Saving time with Text Replacement utilities

I write a lot. Blog posts, pro­pos­als, reports, reviews, email…you get the pic­ture. Often times I end up cre­at­ing new doc­u­ments that share sim­il­ar format or con­tent, and I cut-and-paste from older docs into new­er ones. But I’m lazy, and always look­ing for easi­er ways to get the job done…

I’m Lazy
Over the past year I’ve been slowly learn­ing how to save time and key­strokes by using text expan­sion soft­ware. In the old days we called them Macro keys.

Basic­ally, what you do is cre­ate a data­base of com­monly typed words, phrases or lay­outs and assign unique key trig­gers to each snip­pet of text. For example, I usu­ally sign my email thusly:


Brad Gri­er

———-
Brad Gri­er Con­sult­ing
Life­style Tech­no­logy & Com­munity Media

Lots of char­ac­ters and format­ting, no?  Here’s the cool thing, all I typed to get that email sig­na­ture was ‘.mysig’ (minus the single quotes). The soft­ware did the rest.

Anoth­er example? Sure!
Ok, the bright ones amongst you will be email­ing me to say that most com­mon email pro­grams have a place for a sig­na­ture, and it’s auto­mated whenev­er you com­pose a new email. True. Save you’re email. But this was just one example. Here’s anoth­er.

Let’s say you’re a web design­er, and you use com­mon CSS or HTML snip­pets. It’s a simple mat­ter to add this code to the data­base, and call it with a few key­strokes. This Lor­em Ipsum lay­out text block, for example:

Lor­em ipsum dol­or sit amet, con­sect­etur adip­is­cing elit. Nunc mat­tis arcu sed quam tin­cidunt et lobortis nunc volut­pat. Phasel­lus lacin­ia nulla quis lect­us molestie in com­modo maur­is blan­d­it. Nul­lam in ves­ti­bu­lum velit. Donec libero est, volut­pat non accum­san ac, rutrum vitae odio. Cur­abit­ur pre­tium maur­is non nisi ves­ti­bu­lum tin­cidunt. Aenean tri­stique quam sapi­en, vel dapibus ligula. Mae­cen­as com­modo faucibus pulvin­ar. Donec eleifend ante eget pur­us luc­tus ultrices. Nulla quis sem magna, eget feu­giat dui. Ves­ti­bu­lum ante ipsum primis in faucibus orci luc­tus et ultrices posuere cubil­ia Cur­ae; Etiam sodales enim in dui ultrices in dapibus ligula porta. Aenean adip­is­cing ipsum id massa luc­tus vel sus­cip­it metus ele­mentum. Morbi ven­enatis maur­is eget metus tin­cidunt luc­tus eget quis elit. Cras eget ligula quis diam phare­tra luc­tus vel ut tortor.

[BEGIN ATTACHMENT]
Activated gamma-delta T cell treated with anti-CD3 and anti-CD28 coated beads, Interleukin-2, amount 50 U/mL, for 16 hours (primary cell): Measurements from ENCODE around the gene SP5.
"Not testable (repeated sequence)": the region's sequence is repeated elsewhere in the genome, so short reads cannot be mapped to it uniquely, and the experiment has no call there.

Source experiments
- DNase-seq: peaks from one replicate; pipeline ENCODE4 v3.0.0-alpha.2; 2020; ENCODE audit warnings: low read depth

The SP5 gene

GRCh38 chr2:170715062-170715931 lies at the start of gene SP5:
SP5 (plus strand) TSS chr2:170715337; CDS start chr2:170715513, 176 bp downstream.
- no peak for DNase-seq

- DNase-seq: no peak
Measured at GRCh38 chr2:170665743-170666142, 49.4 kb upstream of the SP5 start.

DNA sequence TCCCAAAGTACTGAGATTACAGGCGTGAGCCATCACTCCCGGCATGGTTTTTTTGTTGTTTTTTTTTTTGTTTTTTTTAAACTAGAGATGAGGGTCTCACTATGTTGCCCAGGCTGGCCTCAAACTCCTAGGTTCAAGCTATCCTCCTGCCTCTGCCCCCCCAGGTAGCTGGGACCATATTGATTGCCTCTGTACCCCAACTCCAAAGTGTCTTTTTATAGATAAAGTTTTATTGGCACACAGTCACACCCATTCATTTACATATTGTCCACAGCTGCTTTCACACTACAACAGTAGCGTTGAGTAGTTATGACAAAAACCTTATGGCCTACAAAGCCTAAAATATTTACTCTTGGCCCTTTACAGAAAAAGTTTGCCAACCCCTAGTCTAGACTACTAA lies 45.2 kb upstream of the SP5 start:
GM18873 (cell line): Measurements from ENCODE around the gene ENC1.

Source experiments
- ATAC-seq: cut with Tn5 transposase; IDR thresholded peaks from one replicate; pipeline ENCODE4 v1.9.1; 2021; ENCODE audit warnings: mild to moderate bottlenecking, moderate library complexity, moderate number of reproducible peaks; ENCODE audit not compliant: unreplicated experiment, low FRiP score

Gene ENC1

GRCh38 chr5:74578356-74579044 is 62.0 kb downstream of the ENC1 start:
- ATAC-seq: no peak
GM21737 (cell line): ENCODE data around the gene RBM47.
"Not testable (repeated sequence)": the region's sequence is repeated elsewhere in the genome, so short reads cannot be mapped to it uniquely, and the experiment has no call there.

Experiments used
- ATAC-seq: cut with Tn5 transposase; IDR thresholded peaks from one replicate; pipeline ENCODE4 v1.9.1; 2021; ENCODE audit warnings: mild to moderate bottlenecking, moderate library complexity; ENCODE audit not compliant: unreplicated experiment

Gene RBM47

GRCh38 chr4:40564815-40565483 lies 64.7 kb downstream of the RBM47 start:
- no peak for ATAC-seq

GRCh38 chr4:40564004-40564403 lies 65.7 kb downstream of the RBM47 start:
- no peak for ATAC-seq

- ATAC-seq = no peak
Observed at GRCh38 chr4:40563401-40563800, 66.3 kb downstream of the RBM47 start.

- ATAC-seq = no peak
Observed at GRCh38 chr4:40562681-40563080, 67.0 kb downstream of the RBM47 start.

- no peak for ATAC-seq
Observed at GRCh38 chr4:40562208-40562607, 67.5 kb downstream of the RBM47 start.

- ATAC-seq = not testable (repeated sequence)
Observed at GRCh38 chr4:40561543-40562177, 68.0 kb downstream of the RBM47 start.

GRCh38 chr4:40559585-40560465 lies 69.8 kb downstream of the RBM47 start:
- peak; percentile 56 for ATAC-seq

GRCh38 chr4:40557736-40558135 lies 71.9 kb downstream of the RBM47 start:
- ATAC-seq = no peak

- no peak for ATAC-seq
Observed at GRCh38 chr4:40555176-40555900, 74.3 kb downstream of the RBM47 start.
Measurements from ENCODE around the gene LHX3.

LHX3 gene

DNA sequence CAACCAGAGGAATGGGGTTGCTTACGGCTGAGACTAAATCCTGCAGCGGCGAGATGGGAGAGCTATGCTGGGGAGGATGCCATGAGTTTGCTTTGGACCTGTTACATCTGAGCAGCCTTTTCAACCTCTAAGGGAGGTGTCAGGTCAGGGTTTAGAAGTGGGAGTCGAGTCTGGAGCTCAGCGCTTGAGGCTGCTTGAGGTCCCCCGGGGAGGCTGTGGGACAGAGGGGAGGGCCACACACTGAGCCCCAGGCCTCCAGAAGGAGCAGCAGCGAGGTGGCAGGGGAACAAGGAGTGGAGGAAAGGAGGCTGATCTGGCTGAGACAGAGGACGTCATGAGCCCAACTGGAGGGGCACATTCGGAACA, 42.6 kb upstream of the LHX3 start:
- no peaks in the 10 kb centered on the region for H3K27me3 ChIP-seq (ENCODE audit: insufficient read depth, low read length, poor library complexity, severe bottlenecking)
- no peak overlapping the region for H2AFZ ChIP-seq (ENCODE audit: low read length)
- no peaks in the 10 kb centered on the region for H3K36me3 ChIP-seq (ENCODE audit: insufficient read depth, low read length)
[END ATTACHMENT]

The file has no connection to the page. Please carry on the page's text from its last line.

That was gen­er­ated by me typ­ing ‘.lor­em’ and hit­ting the Tab key. Much easi­er than past­ing it in from the .txt doc I keep in my design snip­pets dir­ect­ory.

As well, text replace­ment soft­ware can eas­ily auto­ma­gic­ally enter oth­er dynam­ic data such as the cur­rent date (.d) [ Thursday, Octo­ber 28, 2010  ] or time (.t) [ 10:09 PM ] in a bunch of formats. You get the idea.

The Soft­ware
On win­dows, I’d recom­mend the free Tex­ter pro­gram, cre­ated by Life­Hack­er edit­or Adam Pash. And look­ie here, there’s a video:

For iPhone and iPad, I use Tex­tEx­pander Touch. Same fea­tures, with a few extra bells and whistles such as applic­a­tion integ­ra­tion.

For OSX, I don’t have one. I don’t do any writ­ing on our Mac, it’s my wife’s com­puter :smileyhappy: But Tex­tEx­pander Touch has a coun­ter­part (called Tex­tEx­pander, of course) that runs on OSX and oth­ers con­sider it the ‘bench­mark’ for Mac text expan­sion and script­ing tools.

texter.jpgSav­ing time?
One oth­er thing, Tex­ter actu­ally tracks the key­strokes you’ve saved, and provides this fun little report show­ing how much time you’ve saved using it, and provides a handy print­able chart of all your replace­ment mac­ros.

Hello coders and writers, do you use a text replace­ment applic­a­tion? If so, weigh in on your app-of-choice, or per­haps a favour­ite replace­ment macro you use often.



This post of is one of many I pub­lish weekly at the Future Shop Techb­log. Read more of my stuff here.

Published by Brad Grier

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